Sarian’s Debut Album Subtitles Innovates and Infiltrates

Trumpeter and composer Michael Sarian’s debut album Subtitles unites a fusion of influences grounded in trad jazz roots. A consistent edge, imagination, and surprise gives each of the album’s ten tracks a distinct identity. Perhaps Subtitles greatest strength is its constant evolution through lush soundscapes, driving rhythms, and a versatility in musical idioms — it’s tango, it’s big band, it’s klezmer, it’s trad, it’s funky, it’s soul — it’s never predictable and damn it, it’s good.

Sarian’s diverse background inspires a singular sound, one that draws upon Armenian roots informed by years absorbing the sounds of his native Buenos Aires and Toronto before landing in New York City where he assembled a cast of outstanding musicians to deliver a true musical gift.

Jazz albums often deliver a single spice, a unifying flavor that the common ear can latch onto and understand okay, I get it as solos meander between melody sandwiches with safe variations.

Rather than conform, Sutbtitles risks the comforts of belonging (perhaps as Sarian himself) for an astonishing compositional range. In Up, Down, and Back Again and Minga we get a big band feel reminiscent of Saturday Night Live’s enlivening openings and sizzling solos. The tender introduction to El Poeta would perfectly suit the score for a film or television show. To listen is to dance in Boker Gadol, Lallah Gadol — it’s salsa punch meets klezmer all-stars with soaring solos and blistering grooves. Buenos Amigos soothes with a seductive opening groove evoking a 1940s cigar lounge where you might not even notice John Coltrane or Wes Montgomery shredding on stage. Sarian’s South American sensibilities shimmer in Todo Pasa through punchy horns, a beefy bass, and a heart-wrenching band-wide descent that sets up an odyssey of a piano solo by Michael Verselli. La Mansa and Buenos Amigos skillfully weave delicate arpeggiations with stacked horn swells, reflecting a smoother and more traditional arrangement while Sarian’s treatment of Gomidas Vartabed’s (1869–1935) sacred hymn Der Voghormia — a Sunday staple in Orthodox churches across Armenia’s global diaspora — peppers more traditional jazz flavors to thicken the stew of an unmistakable, morose motif.

If one of the primary strengths of Sarian’s Subtitles is the breadth of compositional colors and innovative disposition, then the other strength must be the musicianship. These are guys with chops pushing boundaries. They shine as a team. They shine as individuals. And you leave Subtitles wishing to return, to listen more carefully, to catch that ornament or that unexpected transition or that rhythmic breakdown. Not to be missed are Sarian’s trumpet solo and Ricky Alexander’s clarinet solo in Boker Ghaddol, Lallah Ghadol; trombonist Alan Ferber on Minga; drummer Josh Bailey’s grooves on El Poeta; and the entire horn section’s collective rises and falls throughout the album.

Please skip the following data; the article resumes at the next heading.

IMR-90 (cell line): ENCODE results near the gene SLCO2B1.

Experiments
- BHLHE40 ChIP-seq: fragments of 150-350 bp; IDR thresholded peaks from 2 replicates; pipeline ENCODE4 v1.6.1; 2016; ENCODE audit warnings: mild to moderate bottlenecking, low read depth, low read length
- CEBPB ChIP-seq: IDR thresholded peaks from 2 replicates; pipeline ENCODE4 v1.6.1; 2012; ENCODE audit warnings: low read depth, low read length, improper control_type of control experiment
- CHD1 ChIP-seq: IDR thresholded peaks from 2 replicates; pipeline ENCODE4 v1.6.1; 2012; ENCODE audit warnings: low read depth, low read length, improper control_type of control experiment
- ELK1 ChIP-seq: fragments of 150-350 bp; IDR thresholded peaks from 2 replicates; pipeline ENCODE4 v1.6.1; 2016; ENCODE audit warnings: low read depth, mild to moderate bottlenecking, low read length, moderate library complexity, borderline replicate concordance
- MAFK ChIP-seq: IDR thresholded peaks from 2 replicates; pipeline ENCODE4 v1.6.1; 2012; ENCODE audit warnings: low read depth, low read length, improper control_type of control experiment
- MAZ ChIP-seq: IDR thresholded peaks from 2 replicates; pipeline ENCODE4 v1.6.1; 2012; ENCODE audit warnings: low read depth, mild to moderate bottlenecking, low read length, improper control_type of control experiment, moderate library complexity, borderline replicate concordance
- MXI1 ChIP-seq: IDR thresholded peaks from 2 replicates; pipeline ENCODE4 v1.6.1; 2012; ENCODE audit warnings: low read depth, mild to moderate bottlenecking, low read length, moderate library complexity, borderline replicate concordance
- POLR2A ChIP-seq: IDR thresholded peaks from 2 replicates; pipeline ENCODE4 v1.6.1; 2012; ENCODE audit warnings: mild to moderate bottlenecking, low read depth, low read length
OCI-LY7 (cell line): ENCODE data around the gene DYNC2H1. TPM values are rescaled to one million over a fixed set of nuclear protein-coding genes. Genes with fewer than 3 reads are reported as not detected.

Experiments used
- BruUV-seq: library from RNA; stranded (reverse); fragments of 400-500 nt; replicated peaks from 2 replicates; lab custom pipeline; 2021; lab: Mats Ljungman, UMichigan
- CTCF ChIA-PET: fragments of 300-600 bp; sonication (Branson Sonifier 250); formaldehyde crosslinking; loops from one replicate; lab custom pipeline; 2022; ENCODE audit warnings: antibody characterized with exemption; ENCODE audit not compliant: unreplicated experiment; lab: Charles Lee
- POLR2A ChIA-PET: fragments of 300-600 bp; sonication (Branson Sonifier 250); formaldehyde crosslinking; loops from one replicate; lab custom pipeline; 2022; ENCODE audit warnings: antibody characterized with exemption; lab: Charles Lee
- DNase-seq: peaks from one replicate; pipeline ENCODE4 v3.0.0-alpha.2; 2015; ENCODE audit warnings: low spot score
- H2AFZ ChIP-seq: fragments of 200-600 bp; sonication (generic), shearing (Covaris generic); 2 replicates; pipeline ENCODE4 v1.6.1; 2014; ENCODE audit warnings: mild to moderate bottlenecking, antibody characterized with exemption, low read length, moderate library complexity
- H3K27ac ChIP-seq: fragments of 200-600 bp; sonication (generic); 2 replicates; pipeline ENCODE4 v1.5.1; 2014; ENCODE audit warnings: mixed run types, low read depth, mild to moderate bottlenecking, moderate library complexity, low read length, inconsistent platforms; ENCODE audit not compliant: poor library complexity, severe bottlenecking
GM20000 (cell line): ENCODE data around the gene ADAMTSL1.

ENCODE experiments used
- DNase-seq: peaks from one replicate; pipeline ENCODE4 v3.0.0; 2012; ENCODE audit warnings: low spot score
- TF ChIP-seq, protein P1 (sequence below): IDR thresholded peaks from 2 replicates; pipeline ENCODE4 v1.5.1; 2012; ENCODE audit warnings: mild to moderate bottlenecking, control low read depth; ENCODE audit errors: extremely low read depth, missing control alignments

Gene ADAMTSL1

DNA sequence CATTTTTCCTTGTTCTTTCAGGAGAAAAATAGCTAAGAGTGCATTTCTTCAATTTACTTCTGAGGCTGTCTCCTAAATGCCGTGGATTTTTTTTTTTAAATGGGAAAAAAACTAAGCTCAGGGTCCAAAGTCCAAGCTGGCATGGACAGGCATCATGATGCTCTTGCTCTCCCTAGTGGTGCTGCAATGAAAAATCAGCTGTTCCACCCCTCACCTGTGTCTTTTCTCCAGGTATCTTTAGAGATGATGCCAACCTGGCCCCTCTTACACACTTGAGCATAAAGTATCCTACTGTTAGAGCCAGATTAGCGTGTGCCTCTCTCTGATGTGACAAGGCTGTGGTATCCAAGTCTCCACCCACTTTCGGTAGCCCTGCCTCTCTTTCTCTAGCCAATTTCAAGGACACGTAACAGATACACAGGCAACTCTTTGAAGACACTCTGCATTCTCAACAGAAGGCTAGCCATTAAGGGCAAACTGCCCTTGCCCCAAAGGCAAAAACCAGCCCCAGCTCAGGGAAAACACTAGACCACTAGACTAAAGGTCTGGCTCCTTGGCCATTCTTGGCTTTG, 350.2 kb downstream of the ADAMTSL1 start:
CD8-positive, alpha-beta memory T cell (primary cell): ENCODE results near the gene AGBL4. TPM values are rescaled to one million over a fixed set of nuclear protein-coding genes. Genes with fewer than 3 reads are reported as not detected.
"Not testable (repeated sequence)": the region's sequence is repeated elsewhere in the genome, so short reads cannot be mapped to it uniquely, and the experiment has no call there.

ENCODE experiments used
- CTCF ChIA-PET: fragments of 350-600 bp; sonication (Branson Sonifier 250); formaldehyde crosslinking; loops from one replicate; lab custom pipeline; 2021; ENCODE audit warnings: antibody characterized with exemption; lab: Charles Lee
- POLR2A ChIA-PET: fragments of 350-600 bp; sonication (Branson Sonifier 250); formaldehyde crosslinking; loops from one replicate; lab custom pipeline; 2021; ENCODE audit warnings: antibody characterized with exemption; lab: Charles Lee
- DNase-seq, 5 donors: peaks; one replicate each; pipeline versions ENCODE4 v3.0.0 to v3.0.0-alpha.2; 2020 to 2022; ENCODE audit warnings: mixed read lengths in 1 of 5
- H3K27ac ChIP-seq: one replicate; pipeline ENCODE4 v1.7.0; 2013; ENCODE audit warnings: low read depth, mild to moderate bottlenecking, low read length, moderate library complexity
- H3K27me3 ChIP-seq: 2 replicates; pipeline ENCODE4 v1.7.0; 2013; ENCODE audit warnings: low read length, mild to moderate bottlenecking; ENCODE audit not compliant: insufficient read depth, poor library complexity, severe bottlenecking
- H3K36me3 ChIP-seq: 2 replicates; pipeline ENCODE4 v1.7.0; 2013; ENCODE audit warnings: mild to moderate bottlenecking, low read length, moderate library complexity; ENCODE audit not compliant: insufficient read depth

Though beauty and perfection are only attained in their pursuit and never fully realizable as ideals, the listener will sense in Der Voghormia a concerted effort to stay true to the source melody despite a demonstrated ability to render a truer reimagining. Many of the songs, like La Mansa, have dramatic opening passages that sometimes overstay their welcome, as does the main theme in Minga present throughout the melodies, solos, and backgrounds. Solos meander on occasion.

As the French romantic Victor Hugo stated, “Music expresses that which cannot be put into words and that which cannot remain silent.” Perhaps Sarian’s disposition to innovate — an inherent pivot away from the stringent politics of aesthetic identity in New York jazz — reflects a deeper pivoting in identity, one unique to a composer who, like many endowed with the tensions of a transnational or diasporic identity, cannot fundamentally belong. As the cultural theorist Stuart Hall observed:

diaspora does not refer us to those scattered tribes whose identity can only be secured in relation to some sacred homeland to which they must at all costs return, even if it means pushing other people into the sea. This is the old, imperializing, the hegemonising, form of ‘ethnicity’…The diaspora experience as I intend it here is defined, not by essence or purity, but by the recognition of a necessary heterogeneity and diversity; by a conception of ‘identity’ which lives with and through, not despite, difference; by hybridity. Diaspora identities are those which are constantly producing and reproducing themselves anew, through transformation and difference.*

It is through this lens that we can appreciate Sarian’s spirit in Subtitles — a stylistic melting point rooted in the firm soils of jazz — and look forward to his future contributions.

*Stuart Hall, “Cultural Identity and Diaspora,” in Identity: Community, Culture, Difference, ed. Jonathan Rutherford (London: Lawrence and Wishart, 1990), 235. Retrieved from Brent Hayes Edwards’ article All Blues in the journal Social Text, June 2014. More at:

**Article originally published in JazzTimes, March 2015.